Witness testimony, official documents, flight manifests together with archive film and photographs prove beyond doubt that Mbajah’s story was entirely untrue.

In the same affidavit Barrack Mbajah also alleged that Dr Ouko had somehow left a ‘note’ for him with Selina Were, the maid at his Koru farmhouse, on the morning he disappeared.

In the note, he said, the minister named his abductors who he alleged included Jonah Anguka, District Commissioner of Nakuru; George Oraro, advocate; and Paul Gondi, a banker; assisted by Eric Onyango.

Mbajah had never mentioned the note before, or its alleged contents in his written statements to Troon, or when questioned by the Kenyan Police. Selina Were denied ever having received the note. No note was ever produced or found.

It would seem very unlikely that Ouko’s abductors would have allowed him time to return to his house to write a message, or that the minister would have asked the maid to pass it on to his brother Barrack. All accounts show the brothers were hardly on speaking terms at the time and indeed had a long-running dispute.

Ouko’s sister Dorothy Randiak cited the cause of the row between Ouko and Mbajah.

“In 1985 the following happened. Barrack was working as Deputy PC in Nakuru in the Rift Valley Province. From there he was transferred to Deputy Secretary at the Attorney General’s office. He did not want this move and he blamed it on Robert because he had ambition to become Provincial Commissioner”.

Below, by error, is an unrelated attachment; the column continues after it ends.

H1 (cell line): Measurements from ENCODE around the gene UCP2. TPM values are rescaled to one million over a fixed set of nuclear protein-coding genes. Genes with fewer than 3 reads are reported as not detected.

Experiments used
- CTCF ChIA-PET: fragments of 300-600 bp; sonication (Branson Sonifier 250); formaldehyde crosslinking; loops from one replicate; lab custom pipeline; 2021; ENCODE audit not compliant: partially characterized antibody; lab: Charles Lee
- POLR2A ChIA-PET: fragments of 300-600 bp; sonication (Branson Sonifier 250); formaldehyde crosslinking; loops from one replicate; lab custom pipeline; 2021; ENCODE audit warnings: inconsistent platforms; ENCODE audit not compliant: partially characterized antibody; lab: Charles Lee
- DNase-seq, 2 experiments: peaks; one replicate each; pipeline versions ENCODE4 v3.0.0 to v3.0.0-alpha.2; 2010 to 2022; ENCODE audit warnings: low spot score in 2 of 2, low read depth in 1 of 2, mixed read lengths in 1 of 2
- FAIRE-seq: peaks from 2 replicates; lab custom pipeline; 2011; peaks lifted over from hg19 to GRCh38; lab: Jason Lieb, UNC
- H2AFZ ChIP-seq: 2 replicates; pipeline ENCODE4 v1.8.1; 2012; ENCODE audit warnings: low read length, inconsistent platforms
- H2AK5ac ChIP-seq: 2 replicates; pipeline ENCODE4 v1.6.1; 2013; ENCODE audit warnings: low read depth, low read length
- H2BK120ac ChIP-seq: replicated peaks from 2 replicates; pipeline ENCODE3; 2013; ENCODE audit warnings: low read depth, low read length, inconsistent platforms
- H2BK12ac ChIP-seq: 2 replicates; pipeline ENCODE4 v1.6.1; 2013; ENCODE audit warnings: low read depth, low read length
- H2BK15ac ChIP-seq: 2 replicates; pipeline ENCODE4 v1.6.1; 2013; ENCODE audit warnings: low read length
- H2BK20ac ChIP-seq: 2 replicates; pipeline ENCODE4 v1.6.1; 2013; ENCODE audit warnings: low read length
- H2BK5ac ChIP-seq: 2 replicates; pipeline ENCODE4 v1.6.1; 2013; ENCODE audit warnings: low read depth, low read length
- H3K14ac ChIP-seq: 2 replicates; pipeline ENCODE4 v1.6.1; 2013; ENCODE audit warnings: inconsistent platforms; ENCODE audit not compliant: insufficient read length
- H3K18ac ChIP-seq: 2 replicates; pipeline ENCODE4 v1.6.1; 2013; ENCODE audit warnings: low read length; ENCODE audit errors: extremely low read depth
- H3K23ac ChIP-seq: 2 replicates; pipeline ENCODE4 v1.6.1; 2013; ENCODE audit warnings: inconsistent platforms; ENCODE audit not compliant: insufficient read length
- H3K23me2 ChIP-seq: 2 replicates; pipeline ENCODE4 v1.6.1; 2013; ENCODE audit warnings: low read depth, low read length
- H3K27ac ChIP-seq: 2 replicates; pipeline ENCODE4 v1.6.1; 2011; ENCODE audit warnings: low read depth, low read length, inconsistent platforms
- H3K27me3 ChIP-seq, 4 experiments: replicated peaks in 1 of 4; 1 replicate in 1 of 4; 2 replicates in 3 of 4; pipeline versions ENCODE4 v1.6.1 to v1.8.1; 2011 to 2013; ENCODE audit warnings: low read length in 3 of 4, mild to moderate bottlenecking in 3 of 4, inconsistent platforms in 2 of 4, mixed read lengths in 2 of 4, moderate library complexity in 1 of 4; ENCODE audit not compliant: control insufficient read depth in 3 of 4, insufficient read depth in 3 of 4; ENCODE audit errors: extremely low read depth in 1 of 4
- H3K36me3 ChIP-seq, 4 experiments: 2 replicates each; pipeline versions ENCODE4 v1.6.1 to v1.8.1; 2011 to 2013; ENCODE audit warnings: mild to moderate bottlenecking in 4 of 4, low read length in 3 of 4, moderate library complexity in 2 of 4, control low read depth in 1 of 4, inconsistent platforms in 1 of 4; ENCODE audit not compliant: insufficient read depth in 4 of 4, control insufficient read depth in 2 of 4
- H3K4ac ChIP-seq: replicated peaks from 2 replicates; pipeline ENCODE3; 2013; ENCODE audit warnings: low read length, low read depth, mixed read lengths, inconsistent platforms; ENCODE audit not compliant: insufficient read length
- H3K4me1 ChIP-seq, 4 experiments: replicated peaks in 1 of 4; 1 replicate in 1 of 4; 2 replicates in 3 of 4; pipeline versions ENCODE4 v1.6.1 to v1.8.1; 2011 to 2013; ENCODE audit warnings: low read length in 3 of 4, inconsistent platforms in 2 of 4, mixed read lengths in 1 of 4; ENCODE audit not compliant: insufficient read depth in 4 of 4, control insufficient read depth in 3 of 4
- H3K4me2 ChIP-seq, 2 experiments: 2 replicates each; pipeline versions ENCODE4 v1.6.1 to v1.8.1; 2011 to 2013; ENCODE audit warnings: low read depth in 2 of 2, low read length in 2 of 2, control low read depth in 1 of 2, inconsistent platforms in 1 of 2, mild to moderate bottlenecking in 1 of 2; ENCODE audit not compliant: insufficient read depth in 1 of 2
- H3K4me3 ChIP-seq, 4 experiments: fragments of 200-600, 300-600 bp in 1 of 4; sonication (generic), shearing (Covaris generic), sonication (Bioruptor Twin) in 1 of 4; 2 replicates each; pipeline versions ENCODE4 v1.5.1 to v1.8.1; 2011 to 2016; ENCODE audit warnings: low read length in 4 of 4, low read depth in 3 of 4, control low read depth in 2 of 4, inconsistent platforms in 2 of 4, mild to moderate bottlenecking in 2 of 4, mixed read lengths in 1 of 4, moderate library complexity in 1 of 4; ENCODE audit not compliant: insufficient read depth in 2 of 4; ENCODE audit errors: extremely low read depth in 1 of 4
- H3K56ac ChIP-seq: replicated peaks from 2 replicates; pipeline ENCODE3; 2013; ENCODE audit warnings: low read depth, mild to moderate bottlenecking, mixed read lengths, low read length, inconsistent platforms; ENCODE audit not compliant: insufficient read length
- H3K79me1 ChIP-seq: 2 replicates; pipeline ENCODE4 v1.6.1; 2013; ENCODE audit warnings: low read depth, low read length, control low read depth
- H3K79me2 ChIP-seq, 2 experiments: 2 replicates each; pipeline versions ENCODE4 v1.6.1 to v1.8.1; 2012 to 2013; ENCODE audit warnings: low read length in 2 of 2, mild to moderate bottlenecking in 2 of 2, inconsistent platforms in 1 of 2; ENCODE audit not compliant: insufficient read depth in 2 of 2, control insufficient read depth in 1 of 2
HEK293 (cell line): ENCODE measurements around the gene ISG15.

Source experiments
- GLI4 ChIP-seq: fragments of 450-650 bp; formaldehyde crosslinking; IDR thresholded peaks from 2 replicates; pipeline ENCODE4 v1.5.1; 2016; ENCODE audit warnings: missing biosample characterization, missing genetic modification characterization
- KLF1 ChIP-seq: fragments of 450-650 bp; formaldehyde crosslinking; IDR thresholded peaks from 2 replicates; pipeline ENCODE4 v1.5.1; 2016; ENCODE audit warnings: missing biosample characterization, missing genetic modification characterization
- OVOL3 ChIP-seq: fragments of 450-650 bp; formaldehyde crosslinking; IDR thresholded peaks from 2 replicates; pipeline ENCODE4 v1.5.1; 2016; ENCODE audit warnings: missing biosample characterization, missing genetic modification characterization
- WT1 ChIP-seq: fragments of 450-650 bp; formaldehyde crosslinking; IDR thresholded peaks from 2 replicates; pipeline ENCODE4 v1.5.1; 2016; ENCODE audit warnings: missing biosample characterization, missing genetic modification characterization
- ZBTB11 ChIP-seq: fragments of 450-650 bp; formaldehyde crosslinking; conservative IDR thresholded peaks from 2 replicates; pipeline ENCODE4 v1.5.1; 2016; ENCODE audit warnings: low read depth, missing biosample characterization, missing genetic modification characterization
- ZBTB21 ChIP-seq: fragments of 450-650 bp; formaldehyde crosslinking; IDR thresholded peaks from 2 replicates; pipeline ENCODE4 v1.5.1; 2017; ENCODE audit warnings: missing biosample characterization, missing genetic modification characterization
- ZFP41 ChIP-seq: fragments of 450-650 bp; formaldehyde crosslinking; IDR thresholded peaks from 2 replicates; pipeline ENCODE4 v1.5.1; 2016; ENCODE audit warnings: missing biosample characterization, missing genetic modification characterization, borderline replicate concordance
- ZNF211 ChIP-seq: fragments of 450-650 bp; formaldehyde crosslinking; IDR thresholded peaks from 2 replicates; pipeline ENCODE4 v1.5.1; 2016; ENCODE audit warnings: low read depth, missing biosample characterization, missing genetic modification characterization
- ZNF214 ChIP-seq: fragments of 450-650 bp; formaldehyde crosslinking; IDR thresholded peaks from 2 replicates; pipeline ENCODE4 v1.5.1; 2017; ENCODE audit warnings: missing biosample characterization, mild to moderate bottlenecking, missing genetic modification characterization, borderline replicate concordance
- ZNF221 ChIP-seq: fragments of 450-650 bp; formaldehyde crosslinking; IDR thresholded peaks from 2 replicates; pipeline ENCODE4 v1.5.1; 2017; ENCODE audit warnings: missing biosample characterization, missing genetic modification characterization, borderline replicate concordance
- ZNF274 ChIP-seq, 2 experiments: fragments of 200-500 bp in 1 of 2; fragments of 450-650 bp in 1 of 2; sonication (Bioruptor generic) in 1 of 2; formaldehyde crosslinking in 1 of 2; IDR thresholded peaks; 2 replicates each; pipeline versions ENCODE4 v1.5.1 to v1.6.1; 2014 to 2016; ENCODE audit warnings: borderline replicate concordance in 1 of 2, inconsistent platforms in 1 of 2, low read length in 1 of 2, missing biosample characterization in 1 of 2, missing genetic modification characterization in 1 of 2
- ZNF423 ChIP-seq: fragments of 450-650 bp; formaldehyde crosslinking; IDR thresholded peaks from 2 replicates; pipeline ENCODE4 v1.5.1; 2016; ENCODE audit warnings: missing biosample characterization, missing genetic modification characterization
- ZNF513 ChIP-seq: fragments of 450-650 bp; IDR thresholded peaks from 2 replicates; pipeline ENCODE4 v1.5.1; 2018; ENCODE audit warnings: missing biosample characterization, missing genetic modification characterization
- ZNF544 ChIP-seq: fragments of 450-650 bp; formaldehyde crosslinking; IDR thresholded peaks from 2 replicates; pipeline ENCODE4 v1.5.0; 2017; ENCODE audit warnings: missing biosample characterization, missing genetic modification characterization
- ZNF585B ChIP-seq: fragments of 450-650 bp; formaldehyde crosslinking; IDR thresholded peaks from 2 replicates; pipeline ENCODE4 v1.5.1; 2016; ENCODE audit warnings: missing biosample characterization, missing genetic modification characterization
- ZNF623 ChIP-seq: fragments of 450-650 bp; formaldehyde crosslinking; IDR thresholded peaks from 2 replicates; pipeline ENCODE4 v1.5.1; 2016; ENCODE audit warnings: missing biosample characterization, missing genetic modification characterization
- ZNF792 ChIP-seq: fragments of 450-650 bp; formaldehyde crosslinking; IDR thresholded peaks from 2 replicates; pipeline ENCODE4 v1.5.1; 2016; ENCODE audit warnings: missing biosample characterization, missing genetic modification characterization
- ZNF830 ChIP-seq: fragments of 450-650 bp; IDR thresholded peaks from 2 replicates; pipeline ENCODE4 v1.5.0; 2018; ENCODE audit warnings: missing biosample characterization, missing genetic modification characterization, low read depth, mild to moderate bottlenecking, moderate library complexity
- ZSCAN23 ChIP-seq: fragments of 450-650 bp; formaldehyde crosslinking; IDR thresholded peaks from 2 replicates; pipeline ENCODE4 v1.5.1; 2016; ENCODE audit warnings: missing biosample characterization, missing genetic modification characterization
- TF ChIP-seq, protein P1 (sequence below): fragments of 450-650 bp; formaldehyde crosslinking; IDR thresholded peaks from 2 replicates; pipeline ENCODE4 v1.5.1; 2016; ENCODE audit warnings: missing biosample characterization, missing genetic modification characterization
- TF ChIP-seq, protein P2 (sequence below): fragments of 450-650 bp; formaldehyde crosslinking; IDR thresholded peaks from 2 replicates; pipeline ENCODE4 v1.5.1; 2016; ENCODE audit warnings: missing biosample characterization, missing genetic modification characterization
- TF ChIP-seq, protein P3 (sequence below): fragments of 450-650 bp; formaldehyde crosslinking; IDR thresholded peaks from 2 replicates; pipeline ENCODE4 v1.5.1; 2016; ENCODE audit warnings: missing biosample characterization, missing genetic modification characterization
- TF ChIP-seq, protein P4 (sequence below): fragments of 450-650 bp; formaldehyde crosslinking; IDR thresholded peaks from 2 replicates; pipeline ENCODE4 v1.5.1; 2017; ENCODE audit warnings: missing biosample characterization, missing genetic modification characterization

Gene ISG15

The testimony of Robert Ouko’s wife Christabel supported Randiak’s story, “It has been common knowledge that my husband and his brothers Barrack and Collins were not speaking to each other and there was a serious situation between them and that conflict existed between them… at the time of my husband disappearing the conflict still existed.”

Mbajah told Troon however that at the time of his brother’s murder they “were on good terms and there were no bad feelings” between them.

But even Barrak Mbajah’s wife, Esther, said otherwise: “Up until the time of Robert’s death the relationship between Robert and Barrack remained the same, they had not settled their differences”.

Robert OUKOOn that last evening of Robert Ouko’s life, Christabel Ouko’s final phone conversation with her husband was about the family conflict.

“We then discussed the problem with his brothers. So I talked with my husband about this and he was still unhappy about it all. His last words were, ‘I’ll try my best to forget about it, but pray for me’.”

Although Barrack Mbajah promised many times (including to me) to reveal the facts that he said he knew about his brother’s murder “when the time is right”, apparently the time was never right enough for him to do so.

The press declared that Mbajah has taken his secrets to the grave: perhaps so but not in the way they mean. Barrack Mbajah’s ‘secrets’ would in all likelihood only reveal his own mendacity, or possibly even his own culpability. Why else did he tell so many lies?